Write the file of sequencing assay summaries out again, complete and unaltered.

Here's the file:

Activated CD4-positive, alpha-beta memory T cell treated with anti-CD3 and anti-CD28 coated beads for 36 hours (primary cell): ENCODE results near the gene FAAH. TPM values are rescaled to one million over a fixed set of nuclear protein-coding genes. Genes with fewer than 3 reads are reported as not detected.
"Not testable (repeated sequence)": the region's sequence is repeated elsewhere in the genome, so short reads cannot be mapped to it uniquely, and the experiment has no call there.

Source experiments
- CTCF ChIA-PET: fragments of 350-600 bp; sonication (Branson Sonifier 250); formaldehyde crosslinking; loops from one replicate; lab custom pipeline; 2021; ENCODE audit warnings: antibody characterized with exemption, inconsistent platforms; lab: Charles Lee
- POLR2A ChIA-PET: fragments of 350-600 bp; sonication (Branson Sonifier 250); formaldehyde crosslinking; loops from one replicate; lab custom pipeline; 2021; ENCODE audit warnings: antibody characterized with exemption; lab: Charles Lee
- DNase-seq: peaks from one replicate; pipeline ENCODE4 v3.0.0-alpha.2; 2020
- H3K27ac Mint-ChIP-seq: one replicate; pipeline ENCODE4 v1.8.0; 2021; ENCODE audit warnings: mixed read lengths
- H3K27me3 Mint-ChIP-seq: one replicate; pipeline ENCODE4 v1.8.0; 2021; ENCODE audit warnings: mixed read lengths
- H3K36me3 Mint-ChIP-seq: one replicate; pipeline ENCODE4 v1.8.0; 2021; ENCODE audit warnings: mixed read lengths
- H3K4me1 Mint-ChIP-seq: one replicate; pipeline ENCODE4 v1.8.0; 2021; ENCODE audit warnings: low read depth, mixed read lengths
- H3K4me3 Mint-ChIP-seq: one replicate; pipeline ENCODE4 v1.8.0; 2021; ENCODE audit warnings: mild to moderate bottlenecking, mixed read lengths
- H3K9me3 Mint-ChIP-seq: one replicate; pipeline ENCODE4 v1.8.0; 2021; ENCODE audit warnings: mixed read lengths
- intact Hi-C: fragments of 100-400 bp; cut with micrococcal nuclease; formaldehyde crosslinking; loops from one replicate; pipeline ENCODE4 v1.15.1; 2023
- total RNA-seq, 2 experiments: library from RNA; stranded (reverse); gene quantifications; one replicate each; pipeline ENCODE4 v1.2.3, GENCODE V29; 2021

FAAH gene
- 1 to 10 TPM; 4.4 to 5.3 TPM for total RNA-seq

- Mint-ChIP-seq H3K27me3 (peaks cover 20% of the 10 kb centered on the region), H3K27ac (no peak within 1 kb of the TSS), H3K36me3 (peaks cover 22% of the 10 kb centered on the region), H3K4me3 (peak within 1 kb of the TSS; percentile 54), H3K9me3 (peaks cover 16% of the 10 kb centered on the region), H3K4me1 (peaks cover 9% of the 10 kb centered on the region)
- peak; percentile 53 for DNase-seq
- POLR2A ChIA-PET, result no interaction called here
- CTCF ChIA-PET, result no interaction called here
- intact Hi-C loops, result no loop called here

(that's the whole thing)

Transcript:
Activated CD4-positive, alpha-beta memory T cell treated with anti-CD3 and anti-CD28 coated beads for 36 hours (primary cell): ENCODE results near the gene FAAH. TPM values are rescaled to one million over a fixed set of nuclear protein-coding genes. Genes with fewer than 3 reads are reported as not detected.
"Not testable (repeated sequence)": the region's sequence is repeated elsewhere in the genome, so short reads cannot be mapped to it uniquely, and the experiment has no call there.

Source experiments
- CTCF ChIA-PET: fragments of 350-600 bp; sonication (Branson Sonifier 250); formaldehyde crosslinking; loops from one replicate; lab custom pipeline; 2021; ENCODE audit warnings: antibody characterized with exemption, inconsistent platforms; lab: Charles Lee
- POLR2A ChIA-PET: fragments of 350-600 bp; sonication (Branson Sonifier 250); formaldehyde crosslinking; loops from one replicate; lab custom pipeline; 2021; ENCODE audit warnings: antibody characterized with exemption; lab: Charles Lee
- DNase-seq: peaks from one replicate; pipeline ENCODE4 v3.0.0-alpha.2; 2020
- H3K27ac Mint-ChIP-seq: one replicate; pipeline ENCODE4 v1.8.0; 2021; ENCODE audit warnings: mixed read lengths
- H3K27me3 Mint-ChIP-seq: one replicate; pipeline ENCODE4 v1.8.0; 2021; ENCODE audit warnings: mixed read lengths
- H3K36me3 Mint-ChIP-seq: one replicate; pipeline ENCODE4 v1.8.0; 2021; ENCODE audit warnings: mixed read lengths
- H3K4me1 Mint-ChIP-seq: one replicate; pipeline ENCODE4 v1.8.0; 2021; ENCODE audit warnings: low read depth, mixed read lengths
- H3K4me3 Mint-ChIP-seq: one replicate; pipeline ENCODE4 v1.8.0; 2021; ENCODE audit warnings: mild to moderate bottlenecking, mixed read lengths
- H3K9me3 Mint-ChIP-seq: one replicate; pipeline ENCODE4 v1.8.0; 2021; ENCODE audit warnings: mixed read lengths
- intact Hi-C: fragments of 100-400 bp; cut with micrococcal nuclease; formaldehyde crosslinking; loops from one replicate; pipeline ENCODE4 v1.15.1; 2023
- total RNA-seq, 2 experiments: library from RNA; stranded (reverse); gene quantifications; one replicate each; pipeline ENCODE4 v1.2.3, GENCODE V29; 2021

FAAH gene
- 1 to 10 TPM; 4.4 to 5.3 TPM for total RNA-seq

- Mint-ChIP-seq H3K27me3 (peaks cover 20% of the 10 kb centered on the region), H3K27ac (no peak within 1 kb of the TSS), H3K36me3 (peaks cover 22% of the 10 kb centered on the region), H3K4me3 (peak within 1 kb of the TSS; percentile 54), H3K9me3 (peaks cover 16% of the 10 kb centered on the region), H3K4me1 (peaks cover 9% of the 10 kb centered on the region)
- peak; percentile 53 for DNase-seq
- POLR2A ChIA-PET, result no interaction called here
- CTCF ChIA-PET, result no interaction called here
- intact Hi-C loops, result no loop called here